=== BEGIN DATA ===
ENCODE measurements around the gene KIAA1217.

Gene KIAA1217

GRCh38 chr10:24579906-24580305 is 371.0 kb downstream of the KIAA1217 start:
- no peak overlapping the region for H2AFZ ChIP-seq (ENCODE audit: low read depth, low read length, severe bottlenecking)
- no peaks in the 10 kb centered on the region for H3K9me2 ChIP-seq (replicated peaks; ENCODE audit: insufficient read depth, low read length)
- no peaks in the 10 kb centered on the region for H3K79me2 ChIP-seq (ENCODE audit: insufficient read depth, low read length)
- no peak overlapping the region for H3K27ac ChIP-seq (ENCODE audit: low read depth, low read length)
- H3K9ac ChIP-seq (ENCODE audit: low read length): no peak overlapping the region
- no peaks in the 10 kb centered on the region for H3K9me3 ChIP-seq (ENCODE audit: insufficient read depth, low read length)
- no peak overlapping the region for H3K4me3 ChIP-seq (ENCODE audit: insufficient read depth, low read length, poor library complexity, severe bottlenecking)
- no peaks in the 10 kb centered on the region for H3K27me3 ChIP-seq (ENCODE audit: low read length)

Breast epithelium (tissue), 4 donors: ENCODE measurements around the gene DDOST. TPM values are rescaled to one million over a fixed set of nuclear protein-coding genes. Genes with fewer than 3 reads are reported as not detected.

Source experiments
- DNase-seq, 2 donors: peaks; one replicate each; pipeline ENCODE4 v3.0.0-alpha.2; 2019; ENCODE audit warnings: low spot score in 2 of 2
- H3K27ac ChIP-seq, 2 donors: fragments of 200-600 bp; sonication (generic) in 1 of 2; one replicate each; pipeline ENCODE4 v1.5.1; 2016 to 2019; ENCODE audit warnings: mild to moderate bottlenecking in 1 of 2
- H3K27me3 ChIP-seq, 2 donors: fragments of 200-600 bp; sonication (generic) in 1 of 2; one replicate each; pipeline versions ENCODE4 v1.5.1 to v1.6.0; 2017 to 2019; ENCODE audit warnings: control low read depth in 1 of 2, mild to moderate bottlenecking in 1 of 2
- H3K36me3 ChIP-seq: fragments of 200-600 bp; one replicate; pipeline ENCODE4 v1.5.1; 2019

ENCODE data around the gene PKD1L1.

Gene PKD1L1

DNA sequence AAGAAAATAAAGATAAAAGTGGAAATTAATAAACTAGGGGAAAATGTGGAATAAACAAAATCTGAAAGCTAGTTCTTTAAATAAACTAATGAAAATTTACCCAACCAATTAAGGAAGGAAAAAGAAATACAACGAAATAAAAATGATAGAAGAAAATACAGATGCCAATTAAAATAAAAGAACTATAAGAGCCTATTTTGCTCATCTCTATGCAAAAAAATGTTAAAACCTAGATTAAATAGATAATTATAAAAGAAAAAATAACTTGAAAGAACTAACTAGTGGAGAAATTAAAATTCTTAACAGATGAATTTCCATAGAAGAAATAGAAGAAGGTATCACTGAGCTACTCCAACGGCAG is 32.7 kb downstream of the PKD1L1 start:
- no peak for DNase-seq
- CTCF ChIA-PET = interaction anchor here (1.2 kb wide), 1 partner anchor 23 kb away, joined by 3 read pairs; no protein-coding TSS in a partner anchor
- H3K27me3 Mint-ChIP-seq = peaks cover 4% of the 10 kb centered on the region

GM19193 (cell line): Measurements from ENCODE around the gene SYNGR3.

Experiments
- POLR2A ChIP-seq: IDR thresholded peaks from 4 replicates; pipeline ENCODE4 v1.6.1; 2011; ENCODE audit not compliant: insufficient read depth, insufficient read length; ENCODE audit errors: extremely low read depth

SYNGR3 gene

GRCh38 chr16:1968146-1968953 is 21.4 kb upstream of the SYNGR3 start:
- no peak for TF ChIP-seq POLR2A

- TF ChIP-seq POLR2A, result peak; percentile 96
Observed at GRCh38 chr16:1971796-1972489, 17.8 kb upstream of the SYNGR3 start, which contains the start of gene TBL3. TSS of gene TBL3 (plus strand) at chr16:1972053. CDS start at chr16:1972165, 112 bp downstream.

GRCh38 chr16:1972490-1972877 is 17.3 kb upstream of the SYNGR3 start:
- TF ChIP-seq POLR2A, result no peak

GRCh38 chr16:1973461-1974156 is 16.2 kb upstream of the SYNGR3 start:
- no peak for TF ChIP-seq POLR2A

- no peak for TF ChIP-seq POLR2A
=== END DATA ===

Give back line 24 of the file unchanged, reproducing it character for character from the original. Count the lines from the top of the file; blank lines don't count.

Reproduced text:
GM19193 (cell line): Measurements from ENCODE around the gene SYNGR3.